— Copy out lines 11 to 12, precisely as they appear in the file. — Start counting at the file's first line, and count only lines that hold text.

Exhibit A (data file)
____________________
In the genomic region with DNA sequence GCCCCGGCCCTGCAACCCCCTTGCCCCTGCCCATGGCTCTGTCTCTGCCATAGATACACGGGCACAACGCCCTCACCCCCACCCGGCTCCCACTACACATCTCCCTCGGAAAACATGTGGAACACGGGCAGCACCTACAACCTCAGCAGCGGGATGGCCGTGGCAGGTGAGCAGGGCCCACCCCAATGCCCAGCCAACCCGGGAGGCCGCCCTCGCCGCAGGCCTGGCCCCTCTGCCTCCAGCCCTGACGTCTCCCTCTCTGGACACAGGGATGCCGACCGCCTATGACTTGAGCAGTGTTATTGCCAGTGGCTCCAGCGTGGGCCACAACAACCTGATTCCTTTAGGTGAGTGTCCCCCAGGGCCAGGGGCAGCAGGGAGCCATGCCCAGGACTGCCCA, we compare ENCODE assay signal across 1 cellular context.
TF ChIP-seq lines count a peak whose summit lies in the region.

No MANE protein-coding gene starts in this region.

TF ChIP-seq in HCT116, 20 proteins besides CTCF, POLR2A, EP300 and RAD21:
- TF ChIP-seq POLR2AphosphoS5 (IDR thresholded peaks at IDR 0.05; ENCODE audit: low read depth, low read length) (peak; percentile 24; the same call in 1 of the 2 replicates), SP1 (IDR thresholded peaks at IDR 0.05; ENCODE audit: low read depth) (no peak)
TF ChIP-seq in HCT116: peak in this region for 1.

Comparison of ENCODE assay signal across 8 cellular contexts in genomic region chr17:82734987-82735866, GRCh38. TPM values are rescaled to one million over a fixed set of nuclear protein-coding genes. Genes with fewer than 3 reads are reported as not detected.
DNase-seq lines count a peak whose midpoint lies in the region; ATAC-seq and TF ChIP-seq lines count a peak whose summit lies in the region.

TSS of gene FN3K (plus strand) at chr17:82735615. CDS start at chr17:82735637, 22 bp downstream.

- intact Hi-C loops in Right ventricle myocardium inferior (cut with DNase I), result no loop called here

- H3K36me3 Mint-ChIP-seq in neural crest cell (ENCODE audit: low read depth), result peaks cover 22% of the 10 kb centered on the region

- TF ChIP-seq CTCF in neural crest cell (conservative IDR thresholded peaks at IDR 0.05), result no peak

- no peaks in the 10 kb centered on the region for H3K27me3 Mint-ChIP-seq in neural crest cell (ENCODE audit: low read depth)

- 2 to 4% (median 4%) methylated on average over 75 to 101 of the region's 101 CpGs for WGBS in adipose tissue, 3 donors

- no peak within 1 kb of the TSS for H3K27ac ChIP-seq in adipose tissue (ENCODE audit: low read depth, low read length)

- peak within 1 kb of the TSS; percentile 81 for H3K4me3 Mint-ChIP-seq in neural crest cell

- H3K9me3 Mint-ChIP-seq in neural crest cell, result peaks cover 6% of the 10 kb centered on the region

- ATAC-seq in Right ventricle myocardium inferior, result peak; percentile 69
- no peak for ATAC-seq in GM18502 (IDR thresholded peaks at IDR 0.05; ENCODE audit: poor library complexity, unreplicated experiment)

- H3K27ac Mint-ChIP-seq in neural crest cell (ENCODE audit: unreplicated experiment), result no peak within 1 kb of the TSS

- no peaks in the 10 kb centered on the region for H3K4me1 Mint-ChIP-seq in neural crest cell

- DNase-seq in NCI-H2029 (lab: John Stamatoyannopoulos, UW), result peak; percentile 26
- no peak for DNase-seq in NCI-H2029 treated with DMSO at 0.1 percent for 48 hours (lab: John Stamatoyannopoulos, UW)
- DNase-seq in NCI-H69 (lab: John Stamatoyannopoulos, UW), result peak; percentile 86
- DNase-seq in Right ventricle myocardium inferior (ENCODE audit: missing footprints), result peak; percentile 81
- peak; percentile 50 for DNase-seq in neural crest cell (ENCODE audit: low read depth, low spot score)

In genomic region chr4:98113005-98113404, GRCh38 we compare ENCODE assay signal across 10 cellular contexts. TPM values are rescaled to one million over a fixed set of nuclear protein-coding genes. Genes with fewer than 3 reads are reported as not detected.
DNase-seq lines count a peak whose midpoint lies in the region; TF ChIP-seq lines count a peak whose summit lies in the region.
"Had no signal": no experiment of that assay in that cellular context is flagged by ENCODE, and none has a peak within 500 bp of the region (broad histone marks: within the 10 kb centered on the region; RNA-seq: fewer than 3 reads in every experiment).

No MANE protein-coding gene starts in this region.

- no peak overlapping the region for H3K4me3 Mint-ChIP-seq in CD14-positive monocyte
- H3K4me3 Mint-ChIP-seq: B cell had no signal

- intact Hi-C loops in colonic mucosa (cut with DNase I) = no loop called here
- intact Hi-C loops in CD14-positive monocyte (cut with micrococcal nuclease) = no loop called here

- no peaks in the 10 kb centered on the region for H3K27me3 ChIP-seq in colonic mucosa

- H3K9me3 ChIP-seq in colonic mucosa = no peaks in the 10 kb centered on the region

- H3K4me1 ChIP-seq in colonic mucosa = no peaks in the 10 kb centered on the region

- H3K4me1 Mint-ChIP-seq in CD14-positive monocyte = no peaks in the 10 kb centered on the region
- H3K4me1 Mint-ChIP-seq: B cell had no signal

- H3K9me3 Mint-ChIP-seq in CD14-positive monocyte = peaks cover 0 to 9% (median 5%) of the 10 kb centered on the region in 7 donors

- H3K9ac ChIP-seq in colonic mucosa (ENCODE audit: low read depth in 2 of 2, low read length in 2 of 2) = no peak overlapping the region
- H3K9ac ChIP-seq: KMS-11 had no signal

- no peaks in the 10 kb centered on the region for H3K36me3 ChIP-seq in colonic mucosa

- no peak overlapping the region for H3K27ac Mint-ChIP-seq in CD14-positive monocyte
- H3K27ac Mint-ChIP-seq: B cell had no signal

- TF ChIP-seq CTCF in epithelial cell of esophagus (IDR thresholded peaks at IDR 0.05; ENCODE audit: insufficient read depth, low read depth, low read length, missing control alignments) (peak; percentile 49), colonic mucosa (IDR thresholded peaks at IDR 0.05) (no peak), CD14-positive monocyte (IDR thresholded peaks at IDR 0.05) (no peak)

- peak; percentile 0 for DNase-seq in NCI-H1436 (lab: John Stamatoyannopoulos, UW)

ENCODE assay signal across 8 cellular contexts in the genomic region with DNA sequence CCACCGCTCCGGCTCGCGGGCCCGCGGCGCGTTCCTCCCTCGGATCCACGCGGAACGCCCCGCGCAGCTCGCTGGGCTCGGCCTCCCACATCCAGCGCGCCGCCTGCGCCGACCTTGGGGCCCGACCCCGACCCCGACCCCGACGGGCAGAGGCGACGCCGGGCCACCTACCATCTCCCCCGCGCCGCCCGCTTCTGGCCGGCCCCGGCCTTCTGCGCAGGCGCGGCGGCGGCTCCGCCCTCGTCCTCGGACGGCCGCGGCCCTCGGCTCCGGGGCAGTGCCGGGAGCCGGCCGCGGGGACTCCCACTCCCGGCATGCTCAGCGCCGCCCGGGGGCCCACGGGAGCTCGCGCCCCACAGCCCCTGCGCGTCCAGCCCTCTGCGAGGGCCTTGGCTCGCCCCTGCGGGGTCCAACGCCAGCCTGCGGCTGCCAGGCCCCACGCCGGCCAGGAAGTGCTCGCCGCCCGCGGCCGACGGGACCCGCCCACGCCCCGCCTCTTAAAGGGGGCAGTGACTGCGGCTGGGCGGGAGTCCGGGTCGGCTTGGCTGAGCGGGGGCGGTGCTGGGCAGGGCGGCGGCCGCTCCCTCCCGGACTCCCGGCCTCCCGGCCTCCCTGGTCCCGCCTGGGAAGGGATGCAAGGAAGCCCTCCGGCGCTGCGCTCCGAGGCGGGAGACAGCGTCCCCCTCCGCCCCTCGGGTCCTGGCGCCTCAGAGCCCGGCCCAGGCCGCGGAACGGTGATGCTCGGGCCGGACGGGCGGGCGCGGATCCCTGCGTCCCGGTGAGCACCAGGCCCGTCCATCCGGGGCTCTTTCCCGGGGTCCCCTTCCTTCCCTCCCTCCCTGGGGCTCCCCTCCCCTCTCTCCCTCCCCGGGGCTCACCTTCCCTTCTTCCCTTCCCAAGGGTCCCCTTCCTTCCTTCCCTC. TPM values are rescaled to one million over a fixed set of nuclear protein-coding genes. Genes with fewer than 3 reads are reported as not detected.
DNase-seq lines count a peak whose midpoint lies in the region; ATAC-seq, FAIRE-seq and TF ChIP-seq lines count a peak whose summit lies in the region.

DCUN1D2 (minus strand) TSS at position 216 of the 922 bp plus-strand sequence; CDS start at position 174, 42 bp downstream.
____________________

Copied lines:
- H3K36me3 Mint-ChIP-seq in neural crest cell (ENCODE audit: low read depth), result peaks cover 22% of the 10 kb centered on the region

- TF ChIP-seq CTCF in neural crest cell (conservative IDR thresholded peaks at IDR 0.05), result no peak